86400, or 10 days, meaning hints normally have a time to live much longer than the three hours a node can be down before requiring a repair.
So what can go wrong?
If the time to live for hints is less than the window we collect hints for, the recommendation that repair is only needed if the node is down for longer than the hint window is no longer correct. More precisely, if a node is down for longer than the lowest
gc_grace_seconds of any table written to while it was down, repair must be run. We can break this down with a small example, where the
max_hint_window_in_ms is 3 hours and the
gc_grace_seconds (and so the hint time to live) is 1 hour:
- At 1PM node A goes down, all other nodes start collecting hints for it.
- At 3PM node A comes back up, it has been down for 2 hours.
- All other nodes start delivering hints that are no more than 1 hour old.
This results in Node A not receiving the writes from between 1PM and 2PM. Using
QUORUMconsistency level means we have consistent results, but we have lost some protection from catastrophic failure until a repair is run.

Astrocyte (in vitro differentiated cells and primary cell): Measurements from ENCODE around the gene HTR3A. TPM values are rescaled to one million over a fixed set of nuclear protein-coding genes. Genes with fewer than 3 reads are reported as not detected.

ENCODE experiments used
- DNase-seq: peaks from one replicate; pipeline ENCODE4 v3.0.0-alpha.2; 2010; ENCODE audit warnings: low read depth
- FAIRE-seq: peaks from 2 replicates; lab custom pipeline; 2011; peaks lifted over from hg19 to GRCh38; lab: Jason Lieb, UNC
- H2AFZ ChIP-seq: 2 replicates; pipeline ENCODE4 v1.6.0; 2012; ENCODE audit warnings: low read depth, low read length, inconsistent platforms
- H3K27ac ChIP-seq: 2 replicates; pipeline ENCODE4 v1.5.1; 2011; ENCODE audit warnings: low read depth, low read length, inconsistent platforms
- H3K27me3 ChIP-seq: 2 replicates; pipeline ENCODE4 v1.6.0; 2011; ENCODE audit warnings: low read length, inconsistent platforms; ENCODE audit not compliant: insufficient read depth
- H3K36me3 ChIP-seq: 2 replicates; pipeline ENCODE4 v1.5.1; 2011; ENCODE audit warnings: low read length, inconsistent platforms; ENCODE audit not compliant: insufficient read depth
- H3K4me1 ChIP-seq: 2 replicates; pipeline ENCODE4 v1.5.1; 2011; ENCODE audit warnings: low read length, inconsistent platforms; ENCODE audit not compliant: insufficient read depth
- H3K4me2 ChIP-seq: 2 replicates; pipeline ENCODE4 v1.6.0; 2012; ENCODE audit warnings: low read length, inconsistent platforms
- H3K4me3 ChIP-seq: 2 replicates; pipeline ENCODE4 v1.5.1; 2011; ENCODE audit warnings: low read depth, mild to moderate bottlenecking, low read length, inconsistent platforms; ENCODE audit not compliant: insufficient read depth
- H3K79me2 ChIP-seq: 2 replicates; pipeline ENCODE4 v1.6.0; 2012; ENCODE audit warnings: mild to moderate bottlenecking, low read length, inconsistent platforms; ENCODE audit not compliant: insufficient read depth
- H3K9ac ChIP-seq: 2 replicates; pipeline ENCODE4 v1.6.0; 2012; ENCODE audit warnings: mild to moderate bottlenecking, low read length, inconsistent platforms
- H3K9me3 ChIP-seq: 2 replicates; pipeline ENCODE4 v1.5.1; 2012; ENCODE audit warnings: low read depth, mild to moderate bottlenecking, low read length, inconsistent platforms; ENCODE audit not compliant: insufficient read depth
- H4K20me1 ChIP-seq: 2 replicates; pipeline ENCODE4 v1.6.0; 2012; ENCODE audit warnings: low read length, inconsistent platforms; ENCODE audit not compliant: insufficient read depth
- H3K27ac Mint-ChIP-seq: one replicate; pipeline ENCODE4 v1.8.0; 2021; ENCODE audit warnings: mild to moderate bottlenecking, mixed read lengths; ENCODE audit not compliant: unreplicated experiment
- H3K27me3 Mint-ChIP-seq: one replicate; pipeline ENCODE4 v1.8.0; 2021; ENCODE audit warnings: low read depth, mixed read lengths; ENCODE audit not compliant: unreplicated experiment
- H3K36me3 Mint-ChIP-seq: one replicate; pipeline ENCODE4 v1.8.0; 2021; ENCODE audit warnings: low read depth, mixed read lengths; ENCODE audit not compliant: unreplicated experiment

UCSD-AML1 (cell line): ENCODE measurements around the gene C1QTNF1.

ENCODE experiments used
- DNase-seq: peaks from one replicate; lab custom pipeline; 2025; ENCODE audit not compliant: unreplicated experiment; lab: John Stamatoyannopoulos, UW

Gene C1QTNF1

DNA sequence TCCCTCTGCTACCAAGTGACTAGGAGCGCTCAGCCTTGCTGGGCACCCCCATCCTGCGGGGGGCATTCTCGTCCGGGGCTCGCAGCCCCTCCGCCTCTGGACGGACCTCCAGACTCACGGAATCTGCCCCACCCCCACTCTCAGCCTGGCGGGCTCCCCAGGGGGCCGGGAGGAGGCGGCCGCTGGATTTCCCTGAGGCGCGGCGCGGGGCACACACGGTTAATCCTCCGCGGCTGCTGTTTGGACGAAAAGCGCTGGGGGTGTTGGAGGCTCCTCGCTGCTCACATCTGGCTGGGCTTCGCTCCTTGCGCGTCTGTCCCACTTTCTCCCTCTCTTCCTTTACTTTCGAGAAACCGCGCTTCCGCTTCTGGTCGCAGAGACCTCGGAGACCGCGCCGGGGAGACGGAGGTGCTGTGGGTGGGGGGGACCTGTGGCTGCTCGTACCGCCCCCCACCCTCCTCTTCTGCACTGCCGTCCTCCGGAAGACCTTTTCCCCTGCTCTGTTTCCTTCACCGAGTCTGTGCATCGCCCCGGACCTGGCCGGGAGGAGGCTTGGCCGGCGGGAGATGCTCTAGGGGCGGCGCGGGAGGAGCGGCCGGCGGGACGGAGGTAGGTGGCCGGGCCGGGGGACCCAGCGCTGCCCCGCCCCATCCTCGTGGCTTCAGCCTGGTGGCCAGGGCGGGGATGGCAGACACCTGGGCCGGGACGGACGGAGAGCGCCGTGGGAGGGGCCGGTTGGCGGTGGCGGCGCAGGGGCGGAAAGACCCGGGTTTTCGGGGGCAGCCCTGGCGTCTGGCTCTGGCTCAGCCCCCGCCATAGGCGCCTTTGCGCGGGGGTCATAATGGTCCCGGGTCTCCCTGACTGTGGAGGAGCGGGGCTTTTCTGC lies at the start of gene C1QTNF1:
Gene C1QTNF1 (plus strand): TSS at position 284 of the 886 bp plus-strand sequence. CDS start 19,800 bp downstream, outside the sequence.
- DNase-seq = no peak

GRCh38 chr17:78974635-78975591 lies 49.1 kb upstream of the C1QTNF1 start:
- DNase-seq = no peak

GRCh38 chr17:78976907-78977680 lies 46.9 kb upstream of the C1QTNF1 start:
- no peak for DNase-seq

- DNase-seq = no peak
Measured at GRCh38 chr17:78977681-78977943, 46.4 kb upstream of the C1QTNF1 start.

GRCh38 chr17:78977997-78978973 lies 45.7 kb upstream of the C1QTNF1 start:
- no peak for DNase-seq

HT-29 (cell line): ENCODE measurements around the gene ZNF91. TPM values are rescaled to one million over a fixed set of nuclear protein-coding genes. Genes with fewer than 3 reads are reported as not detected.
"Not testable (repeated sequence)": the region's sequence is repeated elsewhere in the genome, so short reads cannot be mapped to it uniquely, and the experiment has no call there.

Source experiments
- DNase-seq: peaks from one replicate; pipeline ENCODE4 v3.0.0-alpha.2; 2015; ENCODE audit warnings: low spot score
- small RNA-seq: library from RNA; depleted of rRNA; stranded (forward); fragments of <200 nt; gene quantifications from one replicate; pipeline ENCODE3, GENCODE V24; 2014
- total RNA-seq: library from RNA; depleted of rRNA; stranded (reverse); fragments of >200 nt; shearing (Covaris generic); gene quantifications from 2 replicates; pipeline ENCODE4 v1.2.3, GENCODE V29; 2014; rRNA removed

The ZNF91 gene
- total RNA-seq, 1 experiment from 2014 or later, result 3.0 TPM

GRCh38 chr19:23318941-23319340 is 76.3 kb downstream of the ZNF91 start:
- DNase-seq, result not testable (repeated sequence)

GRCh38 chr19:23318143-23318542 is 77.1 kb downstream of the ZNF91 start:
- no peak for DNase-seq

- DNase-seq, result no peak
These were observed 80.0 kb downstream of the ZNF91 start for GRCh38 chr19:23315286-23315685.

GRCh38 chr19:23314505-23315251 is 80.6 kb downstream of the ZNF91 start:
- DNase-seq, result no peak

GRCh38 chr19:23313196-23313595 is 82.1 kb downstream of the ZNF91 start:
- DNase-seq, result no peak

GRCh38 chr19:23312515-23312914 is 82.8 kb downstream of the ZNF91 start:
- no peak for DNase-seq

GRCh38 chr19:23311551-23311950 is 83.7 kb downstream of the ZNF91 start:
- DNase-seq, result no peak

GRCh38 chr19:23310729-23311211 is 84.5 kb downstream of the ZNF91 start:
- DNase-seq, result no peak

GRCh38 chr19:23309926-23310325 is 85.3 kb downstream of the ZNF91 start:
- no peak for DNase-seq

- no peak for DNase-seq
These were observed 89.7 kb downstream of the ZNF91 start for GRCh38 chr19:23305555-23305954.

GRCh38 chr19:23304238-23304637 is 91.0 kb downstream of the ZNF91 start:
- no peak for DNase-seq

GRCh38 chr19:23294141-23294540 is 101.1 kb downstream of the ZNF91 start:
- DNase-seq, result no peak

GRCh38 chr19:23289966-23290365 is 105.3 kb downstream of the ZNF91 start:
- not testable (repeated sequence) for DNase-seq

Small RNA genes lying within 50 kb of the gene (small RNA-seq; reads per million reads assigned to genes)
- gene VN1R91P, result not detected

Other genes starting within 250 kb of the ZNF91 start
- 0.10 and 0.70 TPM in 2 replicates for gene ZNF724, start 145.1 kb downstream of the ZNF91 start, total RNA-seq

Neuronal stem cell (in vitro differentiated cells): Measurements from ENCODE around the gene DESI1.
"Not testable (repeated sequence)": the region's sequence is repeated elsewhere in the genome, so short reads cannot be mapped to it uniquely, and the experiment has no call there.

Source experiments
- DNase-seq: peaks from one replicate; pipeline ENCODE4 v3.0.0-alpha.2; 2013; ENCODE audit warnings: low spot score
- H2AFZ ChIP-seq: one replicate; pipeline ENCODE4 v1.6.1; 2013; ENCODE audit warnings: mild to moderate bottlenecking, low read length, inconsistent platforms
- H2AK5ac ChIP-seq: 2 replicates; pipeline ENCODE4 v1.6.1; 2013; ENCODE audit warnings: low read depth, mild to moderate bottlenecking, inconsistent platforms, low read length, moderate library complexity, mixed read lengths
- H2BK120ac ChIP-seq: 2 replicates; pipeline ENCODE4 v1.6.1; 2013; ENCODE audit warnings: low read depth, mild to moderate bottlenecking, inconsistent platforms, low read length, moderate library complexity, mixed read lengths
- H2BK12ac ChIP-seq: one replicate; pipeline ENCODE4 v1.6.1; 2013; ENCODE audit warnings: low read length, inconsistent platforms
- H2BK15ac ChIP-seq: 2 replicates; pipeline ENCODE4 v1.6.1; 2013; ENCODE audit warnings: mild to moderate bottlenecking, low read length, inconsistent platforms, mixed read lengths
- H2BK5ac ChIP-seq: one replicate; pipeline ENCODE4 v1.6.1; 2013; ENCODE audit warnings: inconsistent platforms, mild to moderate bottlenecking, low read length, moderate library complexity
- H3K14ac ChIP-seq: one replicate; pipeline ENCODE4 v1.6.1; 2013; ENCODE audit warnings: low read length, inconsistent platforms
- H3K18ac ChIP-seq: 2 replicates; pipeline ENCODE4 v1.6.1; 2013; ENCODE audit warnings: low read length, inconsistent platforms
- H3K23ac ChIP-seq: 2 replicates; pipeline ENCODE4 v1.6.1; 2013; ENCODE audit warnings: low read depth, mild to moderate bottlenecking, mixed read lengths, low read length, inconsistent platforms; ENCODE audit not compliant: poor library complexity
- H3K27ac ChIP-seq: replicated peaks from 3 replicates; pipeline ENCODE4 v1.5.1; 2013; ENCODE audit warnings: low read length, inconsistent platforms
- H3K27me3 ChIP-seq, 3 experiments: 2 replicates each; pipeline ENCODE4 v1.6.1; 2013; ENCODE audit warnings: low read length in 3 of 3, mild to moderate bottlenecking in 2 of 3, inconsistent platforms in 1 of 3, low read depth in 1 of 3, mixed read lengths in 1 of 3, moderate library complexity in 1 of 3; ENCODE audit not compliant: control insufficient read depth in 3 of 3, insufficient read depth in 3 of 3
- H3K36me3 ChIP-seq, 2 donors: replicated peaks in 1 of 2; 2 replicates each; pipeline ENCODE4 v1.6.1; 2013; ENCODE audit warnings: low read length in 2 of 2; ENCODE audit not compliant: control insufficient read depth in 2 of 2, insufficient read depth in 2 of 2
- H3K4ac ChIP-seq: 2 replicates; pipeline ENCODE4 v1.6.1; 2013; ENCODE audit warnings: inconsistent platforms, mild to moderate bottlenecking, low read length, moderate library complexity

Note: there is more to think about with hints, see the Hinted Handoff and GC Grace Demystified post from The Last Pickle.
You may want to temporarily, or permanently, reduce the
gc_grace_seconds for various reasons. Whatever the reason, Vector will flag it as a potential issue and give you the background knowledge to understand the concerns, as well as customized fixes for you to choose from.
When Vector detects this issue, it is listed as a critical schema issue for the table:
Vector has three possible solutions to fix the issue, but in this scenario it will only recommend two of them (the third is recommended if a default time to live is specified for the table). The first recommendation is to increase the
gc_grace_seconds on the table to be above the
max_hint_window_in_ms. Like all fixes in Vector there are detailed steps, and as this one includes CQL changes we generate customized CQL statements you can copy and paste to make the change:
The next possible solution is to reduce the
How Vector Helps
Automatically making this level of expert knowledge about how Cassandra works available at the time you need it is a new and powerful capability. The targeted microlearning and ready to use fixes will make it easier for developers and operators to keep their systems running and performant without help from outside experts.
Disable Asynchronous Read Repair on Tables